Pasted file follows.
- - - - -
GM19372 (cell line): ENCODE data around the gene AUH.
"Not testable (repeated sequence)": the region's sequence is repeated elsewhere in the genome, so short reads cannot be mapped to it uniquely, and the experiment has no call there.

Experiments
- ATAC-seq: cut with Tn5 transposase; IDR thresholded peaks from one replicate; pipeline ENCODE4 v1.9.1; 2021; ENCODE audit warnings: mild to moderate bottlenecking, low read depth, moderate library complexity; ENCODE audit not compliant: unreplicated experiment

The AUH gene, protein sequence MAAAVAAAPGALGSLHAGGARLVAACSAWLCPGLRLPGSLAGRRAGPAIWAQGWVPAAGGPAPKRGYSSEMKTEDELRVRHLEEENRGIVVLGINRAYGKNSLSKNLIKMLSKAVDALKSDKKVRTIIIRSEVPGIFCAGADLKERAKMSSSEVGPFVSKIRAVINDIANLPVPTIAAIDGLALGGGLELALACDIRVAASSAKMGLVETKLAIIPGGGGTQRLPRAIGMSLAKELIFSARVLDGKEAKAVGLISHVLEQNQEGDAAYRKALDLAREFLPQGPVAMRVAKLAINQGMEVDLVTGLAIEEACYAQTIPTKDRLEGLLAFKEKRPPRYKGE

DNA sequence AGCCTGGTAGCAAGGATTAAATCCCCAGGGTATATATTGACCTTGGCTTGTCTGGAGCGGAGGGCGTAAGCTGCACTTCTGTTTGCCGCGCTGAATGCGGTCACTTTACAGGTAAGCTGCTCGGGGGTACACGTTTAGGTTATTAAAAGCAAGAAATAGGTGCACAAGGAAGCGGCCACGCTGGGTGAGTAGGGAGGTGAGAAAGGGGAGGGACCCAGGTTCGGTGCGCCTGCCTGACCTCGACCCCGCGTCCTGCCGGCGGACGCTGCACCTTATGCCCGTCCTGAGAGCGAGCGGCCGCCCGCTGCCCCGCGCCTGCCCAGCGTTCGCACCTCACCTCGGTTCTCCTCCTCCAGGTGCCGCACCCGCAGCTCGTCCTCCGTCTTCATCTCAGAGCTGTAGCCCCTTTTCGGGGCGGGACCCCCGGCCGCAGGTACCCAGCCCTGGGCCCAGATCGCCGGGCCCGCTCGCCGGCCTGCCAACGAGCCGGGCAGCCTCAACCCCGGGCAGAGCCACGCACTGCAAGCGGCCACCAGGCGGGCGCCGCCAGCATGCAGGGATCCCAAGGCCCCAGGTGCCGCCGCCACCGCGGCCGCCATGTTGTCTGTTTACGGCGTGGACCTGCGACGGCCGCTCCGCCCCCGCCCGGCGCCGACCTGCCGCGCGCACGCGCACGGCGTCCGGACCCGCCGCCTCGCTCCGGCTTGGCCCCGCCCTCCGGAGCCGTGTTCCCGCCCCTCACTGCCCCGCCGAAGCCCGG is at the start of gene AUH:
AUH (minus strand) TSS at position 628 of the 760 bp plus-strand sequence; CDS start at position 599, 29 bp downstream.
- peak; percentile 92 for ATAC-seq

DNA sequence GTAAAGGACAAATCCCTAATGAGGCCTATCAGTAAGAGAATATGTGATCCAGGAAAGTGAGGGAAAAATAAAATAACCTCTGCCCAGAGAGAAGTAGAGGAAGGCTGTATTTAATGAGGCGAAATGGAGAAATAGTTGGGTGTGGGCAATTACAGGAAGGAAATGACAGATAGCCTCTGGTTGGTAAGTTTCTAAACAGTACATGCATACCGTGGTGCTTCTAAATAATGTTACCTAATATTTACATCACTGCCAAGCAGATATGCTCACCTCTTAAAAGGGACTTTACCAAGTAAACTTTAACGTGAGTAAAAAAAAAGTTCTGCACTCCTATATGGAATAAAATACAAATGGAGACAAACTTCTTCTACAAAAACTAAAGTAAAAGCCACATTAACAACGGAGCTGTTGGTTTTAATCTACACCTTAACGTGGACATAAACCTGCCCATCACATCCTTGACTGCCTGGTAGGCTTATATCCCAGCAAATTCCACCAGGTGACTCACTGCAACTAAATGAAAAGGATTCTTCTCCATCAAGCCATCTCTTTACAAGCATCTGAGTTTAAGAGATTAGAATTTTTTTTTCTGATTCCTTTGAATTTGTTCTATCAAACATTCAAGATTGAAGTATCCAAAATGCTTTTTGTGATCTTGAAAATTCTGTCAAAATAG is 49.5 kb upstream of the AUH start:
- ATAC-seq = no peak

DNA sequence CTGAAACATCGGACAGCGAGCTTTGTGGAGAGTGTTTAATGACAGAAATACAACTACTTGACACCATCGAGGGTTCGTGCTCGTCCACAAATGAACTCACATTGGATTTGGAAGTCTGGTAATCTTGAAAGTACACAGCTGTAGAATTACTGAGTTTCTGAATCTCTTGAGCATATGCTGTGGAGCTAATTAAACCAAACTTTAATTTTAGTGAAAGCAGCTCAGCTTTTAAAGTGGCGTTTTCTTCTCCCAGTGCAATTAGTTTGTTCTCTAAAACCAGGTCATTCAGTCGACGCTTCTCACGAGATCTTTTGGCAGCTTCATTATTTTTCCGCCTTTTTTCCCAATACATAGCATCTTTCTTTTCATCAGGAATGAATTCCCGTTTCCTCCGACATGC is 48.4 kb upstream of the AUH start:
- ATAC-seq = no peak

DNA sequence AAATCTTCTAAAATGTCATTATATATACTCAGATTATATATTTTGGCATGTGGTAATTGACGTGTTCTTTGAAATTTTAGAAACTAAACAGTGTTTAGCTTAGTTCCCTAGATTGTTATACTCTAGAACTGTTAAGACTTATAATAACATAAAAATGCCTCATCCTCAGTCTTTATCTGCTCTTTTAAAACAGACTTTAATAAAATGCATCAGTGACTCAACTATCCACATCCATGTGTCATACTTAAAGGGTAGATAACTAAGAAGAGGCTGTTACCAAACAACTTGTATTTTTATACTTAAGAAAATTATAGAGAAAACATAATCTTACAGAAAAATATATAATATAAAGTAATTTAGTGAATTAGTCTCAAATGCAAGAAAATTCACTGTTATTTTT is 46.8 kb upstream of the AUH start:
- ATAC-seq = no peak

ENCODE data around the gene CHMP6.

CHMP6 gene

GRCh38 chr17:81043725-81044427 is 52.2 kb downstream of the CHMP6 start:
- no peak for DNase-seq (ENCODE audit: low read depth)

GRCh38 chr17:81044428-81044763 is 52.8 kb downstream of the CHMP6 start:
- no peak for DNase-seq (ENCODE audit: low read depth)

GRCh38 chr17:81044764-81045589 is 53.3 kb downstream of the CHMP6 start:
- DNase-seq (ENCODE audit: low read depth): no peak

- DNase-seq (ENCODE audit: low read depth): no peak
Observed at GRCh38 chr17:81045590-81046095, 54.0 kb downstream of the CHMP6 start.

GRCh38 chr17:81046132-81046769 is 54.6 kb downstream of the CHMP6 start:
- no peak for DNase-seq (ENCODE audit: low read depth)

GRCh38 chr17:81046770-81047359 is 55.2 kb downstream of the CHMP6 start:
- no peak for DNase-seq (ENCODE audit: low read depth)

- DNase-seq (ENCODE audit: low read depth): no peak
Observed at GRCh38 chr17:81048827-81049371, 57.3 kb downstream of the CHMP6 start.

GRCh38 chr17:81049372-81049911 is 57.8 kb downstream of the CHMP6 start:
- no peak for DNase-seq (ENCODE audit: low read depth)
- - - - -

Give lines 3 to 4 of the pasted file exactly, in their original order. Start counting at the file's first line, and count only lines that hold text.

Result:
Experiments
- ATAC-seq: cut with Tn5 transposase; IDR thresholded peaks from one replicate; pipeline ENCODE4 v1.9.1; 2021; ENCODE audit warnings: mild to moderate bottlenecking, low read depth, moderate library complexity; ENCODE audit not compliant: unreplicated experiment